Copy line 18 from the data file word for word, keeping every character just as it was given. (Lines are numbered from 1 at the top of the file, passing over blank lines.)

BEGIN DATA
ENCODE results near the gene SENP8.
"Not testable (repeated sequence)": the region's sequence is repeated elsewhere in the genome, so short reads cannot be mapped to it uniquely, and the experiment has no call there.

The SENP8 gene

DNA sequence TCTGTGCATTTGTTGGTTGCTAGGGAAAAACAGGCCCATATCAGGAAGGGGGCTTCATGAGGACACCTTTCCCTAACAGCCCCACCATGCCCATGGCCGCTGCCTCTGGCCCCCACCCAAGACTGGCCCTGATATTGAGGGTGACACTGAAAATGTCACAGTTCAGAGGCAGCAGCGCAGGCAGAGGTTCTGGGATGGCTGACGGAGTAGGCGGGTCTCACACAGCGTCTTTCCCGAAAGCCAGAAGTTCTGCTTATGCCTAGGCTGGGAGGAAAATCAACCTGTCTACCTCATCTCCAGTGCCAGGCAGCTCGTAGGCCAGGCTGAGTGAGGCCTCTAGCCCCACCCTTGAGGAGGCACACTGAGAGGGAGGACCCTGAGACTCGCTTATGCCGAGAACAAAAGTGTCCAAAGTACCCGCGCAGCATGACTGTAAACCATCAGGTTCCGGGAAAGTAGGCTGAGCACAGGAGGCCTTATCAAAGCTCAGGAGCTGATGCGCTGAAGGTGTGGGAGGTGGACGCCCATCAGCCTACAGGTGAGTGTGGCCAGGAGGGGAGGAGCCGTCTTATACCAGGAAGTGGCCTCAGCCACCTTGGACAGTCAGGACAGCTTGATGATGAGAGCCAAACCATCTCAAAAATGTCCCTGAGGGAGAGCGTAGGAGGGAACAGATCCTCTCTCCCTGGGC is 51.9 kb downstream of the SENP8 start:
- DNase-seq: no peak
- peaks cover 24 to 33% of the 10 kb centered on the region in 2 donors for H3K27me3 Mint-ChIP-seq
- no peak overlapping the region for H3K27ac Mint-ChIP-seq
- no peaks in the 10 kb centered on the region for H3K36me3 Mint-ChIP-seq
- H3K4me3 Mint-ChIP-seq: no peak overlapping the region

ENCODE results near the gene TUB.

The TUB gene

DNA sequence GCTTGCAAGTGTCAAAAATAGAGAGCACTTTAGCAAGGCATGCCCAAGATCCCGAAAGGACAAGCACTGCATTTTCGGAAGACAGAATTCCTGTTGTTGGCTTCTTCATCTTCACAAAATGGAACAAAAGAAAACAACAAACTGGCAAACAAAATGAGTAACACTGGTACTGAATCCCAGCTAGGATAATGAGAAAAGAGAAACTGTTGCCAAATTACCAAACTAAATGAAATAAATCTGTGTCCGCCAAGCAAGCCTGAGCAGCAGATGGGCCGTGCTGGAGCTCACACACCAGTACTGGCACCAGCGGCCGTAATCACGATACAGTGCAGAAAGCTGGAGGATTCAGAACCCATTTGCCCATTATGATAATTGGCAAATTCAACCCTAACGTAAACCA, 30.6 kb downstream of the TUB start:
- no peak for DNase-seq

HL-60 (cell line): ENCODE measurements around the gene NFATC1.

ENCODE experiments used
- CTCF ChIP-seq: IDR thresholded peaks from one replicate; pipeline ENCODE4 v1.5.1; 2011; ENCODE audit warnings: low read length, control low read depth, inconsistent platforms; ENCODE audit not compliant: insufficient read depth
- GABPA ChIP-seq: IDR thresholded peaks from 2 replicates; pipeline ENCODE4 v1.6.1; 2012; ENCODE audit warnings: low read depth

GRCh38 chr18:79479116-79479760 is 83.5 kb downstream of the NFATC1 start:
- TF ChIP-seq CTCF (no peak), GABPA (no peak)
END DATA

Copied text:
GRCh38 chr18:79479116-79479760 is 83.5 kb downstream of the NFATC1 start: